The Key Room is a multifaceted multi-media project created by artist Carrie Hott to serve as both permanent art installation and visitor resource center on the first floor of Headlands' main building.
In this project Hott, who has been developing The Key Room since 2014, incorporates extensive research on the history of the Marin Headlands, inclusive of Portuguese immigrant dairy farmers who lived in the area through the 19th century; military personnel stationed to defend the area spanning from the time of the Civil War to Cold War-era missiles; citizen activists who stopped the land development project, "Marincello", and paved the way for the National Park Service (NPS); and finally, the visionary artists and thought-leaders who started Headlands Center for the Arts and propelled it on a path of success. With these histories in mind, The Key Room embraces displays that are relevant to the site: archival holdings, military operations rooms, archeological displays, and visitor centers for historical interpretation.
Components of Hott's installation include original visual imagery made by Hott and video footage of the site, a shelf of objects from Headlands' own material collection, and a bank of phones which play prerecorded audio tracks, sounds, and interviews from various moments and key players in the Marin Headlands' history (artists, former land inhabitants, military personnel, and park rangers, to name a few). The 20+ recorded tracks include accounts from the foundational artists and architects who transformed Headlands into the center it is today (David Ireland, Ann Hamilton, Bruce Tomb and John Randolph, and Amy Franceschini and Michael Swaine), as well as tracks from more recent Artists in Residence, who provide perspectives on everything from history, geology, ghosts, nature, wildlife, and time and space in the Headlands. Hott also invited artists to contribute interpretive materials to the installation in the form of self-guided tour pamphlets.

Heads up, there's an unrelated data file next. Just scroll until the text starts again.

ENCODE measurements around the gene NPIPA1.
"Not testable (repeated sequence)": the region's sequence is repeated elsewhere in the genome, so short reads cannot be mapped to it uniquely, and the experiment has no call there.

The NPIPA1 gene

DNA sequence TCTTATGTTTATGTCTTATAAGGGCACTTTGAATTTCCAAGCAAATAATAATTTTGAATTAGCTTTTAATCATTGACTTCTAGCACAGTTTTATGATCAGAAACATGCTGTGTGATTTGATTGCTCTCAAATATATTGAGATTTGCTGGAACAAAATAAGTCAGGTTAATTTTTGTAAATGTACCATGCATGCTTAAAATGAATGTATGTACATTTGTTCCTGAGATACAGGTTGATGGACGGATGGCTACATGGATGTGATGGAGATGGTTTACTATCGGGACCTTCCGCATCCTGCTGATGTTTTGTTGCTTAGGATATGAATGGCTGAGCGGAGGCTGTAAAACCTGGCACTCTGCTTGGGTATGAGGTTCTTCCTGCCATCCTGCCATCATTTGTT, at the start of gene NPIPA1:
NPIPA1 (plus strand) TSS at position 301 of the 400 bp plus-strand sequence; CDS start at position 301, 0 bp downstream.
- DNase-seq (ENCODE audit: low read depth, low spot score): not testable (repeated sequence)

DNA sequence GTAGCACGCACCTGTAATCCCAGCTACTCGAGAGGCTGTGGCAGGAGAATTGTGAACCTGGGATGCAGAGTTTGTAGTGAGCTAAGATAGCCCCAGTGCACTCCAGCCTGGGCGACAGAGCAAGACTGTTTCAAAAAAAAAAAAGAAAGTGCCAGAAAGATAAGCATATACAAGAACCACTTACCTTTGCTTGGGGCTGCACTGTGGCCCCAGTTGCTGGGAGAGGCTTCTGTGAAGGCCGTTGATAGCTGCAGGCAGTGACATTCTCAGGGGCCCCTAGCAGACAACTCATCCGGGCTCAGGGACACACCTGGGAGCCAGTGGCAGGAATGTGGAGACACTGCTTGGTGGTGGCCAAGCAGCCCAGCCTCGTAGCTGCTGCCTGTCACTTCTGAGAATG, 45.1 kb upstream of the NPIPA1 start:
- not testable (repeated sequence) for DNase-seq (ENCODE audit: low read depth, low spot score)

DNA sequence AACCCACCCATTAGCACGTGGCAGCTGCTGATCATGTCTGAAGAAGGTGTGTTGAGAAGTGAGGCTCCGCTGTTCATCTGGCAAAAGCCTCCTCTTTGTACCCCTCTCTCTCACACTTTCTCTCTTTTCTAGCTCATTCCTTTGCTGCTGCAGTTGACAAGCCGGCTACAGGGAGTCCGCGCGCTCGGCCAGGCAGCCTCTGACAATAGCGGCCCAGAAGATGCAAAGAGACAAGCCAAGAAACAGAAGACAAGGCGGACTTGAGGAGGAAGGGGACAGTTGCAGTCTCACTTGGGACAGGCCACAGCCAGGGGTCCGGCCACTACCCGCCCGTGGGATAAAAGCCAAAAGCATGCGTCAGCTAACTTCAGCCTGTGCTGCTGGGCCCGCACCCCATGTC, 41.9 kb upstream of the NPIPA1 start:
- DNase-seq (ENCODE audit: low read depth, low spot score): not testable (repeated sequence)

Additionally, The Key Room provides timely information including a roster of current Artists in Residence. All of The Key Room's elements blend together the past and present and, at times, the real and fictional, to form a unique and evocative interpretation of place.
Carrie Hott is an interdisciplinary artist based in the Bay Area. Her practice spans a wide range of media including drawing, installation, video, and multi-media presentations and tours. Through her practice, Hott works to find origins, connect tangents, and locate invisible histories for the environments we live in and the systems that structure our lives. Frequent themes in her work include the history of artificial light, blackouts, and whales. Hott grew up in Arizona before moving to the Bay Area. She received her BFA from Arizona State University and her MFA from the San Francisco Art Institute.
The Key Room is made possible with direct support from California Humanities, a non-profit partner of the National Endowment for the Humanities. Additional support is provided by the National Endowment for the Arts, The Bernard Osher Foundation, The Sakana Foundation, The Andy Warhol Foundation for the Visual Arts, and our members.The Andy Warhol Foundation for the Visual Arts